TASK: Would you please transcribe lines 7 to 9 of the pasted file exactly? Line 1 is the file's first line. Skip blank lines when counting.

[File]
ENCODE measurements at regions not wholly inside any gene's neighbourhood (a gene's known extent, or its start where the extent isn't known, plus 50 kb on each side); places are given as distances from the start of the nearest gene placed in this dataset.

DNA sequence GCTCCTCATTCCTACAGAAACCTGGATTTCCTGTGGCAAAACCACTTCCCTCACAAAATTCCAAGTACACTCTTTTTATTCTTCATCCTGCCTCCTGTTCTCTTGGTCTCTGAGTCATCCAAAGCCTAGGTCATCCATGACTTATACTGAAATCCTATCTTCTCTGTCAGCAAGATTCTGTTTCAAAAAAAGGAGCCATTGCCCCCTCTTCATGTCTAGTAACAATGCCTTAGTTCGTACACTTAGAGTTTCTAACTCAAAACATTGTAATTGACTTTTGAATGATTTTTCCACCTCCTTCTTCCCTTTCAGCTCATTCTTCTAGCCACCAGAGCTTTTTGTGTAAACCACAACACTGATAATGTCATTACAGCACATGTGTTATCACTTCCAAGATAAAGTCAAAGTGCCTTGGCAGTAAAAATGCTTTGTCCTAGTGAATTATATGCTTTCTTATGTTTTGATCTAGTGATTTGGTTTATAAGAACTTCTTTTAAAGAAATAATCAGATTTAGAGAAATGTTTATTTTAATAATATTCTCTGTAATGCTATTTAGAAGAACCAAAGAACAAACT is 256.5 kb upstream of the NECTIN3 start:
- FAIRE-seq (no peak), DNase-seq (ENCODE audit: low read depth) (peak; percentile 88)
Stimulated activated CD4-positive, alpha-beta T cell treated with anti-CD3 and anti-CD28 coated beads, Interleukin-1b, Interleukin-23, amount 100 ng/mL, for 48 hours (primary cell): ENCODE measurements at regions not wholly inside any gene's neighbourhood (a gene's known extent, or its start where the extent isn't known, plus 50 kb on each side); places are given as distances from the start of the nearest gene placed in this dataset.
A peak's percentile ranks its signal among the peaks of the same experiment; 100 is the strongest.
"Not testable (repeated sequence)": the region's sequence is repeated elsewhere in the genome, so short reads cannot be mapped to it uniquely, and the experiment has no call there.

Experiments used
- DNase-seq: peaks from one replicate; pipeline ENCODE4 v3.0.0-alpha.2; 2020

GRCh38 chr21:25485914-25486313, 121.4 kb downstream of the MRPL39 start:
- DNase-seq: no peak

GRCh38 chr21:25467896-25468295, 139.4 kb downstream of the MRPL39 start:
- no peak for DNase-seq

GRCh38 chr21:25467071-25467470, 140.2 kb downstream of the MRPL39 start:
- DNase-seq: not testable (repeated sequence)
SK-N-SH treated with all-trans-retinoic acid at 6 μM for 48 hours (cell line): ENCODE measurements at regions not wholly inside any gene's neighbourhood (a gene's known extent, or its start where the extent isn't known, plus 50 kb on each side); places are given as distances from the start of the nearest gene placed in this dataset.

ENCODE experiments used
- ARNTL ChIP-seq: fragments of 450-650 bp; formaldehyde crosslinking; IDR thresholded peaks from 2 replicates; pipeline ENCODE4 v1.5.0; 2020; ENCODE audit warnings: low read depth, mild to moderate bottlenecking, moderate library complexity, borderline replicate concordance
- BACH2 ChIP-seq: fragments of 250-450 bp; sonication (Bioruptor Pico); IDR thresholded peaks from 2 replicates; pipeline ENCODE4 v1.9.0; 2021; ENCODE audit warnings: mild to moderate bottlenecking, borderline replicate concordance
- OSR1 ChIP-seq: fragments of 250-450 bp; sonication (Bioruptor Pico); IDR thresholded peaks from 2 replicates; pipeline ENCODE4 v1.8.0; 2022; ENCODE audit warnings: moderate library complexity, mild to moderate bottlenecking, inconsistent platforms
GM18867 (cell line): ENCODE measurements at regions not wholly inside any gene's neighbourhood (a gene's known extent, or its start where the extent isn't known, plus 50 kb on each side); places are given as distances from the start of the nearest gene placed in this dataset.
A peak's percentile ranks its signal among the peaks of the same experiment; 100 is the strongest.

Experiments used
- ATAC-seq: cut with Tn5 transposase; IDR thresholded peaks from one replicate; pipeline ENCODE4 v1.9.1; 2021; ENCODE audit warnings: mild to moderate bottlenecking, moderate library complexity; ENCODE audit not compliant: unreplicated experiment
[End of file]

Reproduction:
Experiments used
- DNase-seq: peaks from one replicate; pipeline ENCODE4 v3.0.0-alpha.2; 2020

GRCh38 chr21:25485914-25486313, 121.4 kb downstream of the MRPL39 start: